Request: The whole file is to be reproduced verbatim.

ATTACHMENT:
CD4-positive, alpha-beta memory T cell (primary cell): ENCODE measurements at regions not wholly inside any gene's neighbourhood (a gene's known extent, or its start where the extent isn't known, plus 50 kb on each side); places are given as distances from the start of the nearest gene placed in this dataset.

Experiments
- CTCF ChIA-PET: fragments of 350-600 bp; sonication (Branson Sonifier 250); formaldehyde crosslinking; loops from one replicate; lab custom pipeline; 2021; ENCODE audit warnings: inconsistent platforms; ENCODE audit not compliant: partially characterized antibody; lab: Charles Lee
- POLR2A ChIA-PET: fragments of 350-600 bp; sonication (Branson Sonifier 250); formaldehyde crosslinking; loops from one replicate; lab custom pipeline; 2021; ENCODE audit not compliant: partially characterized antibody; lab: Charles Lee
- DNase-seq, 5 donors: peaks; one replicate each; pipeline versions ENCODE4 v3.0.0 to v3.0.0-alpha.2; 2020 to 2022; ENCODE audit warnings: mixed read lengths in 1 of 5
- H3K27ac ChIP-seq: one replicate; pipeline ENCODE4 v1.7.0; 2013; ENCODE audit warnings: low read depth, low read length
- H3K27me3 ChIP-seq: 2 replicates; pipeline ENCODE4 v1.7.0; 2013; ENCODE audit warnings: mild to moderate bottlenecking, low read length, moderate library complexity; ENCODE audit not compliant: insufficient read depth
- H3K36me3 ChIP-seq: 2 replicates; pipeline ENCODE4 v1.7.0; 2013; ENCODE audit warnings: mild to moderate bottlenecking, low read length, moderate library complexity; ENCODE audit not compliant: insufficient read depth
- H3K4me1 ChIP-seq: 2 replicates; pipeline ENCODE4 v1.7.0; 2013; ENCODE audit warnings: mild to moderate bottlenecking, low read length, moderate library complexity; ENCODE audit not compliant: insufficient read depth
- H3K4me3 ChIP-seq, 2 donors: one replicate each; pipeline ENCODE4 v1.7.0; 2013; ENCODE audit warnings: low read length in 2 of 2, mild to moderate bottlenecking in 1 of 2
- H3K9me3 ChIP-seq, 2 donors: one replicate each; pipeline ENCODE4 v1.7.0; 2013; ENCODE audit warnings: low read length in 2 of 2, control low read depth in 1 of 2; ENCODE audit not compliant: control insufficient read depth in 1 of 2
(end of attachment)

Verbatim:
CD4-positive, alpha-beta memory T cell (primary cell): ENCODE measurements at regions not wholly inside any gene's neighbourhood (a gene's known extent, or its start where the extent isn't known, plus 50 kb on each side); places are given as distances from the start of the nearest gene placed in this dataset.

Experiments
- CTCF ChIA-PET: fragments of 350-600 bp; sonication (Branson Sonifier 250); formaldehyde crosslinking; loops from one replicate; lab custom pipeline; 2021; ENCODE audit warnings: inconsistent platforms; ENCODE audit not compliant: partially characterized antibody; lab: Charles Lee
- POLR2A ChIA-PET: fragments of 350-600 bp; sonication (Branson Sonifier 250); formaldehyde crosslinking; loops from one replicate; lab custom pipeline; 2021; ENCODE audit not compliant: partially characterized antibody; lab: Charles Lee
- DNase-seq, 5 donors: peaks; one replicate each; pipeline versions ENCODE4 v3.0.0 to v3.0.0-alpha.2; 2020 to 2022; ENCODE audit warnings: mixed read lengths in 1 of 5
- H3K27ac ChIP-seq: one replicate; pipeline ENCODE4 v1.7.0; 2013; ENCODE audit warnings: low read depth, low read length
- H3K27me3 ChIP-seq: 2 replicates; pipeline ENCODE4 v1.7.0; 2013; ENCODE audit warnings: mild to moderate bottlenecking, low read length, moderate library complexity; ENCODE audit not compliant: insufficient read depth
- H3K36me3 ChIP-seq: 2 replicates; pipeline ENCODE4 v1.7.0; 2013; ENCODE audit warnings: mild to moderate bottlenecking, low read length, moderate library complexity; ENCODE audit not compliant: insufficient read depth
- H3K4me1 ChIP-seq: 2 replicates; pipeline ENCODE4 v1.7.0; 2013; ENCODE audit warnings: mild to moderate bottlenecking, low read length, moderate library complexity; ENCODE audit not compliant: insufficient read depth
- H3K4me3 ChIP-seq, 2 donors: one replicate each; pipeline ENCODE4 v1.7.0; 2013; ENCODE audit warnings: low read length in 2 of 2, mild to moderate bottlenecking in 1 of 2
- H3K9me3 ChIP-seq, 2 donors: one replicate each; pipeline ENCODE4 v1.7.0; 2013; ENCODE audit warnings: low read length in 2 of 2, control low read depth in 1 of 2; ENCODE audit not compliant: control insufficient read depth in 1 of 2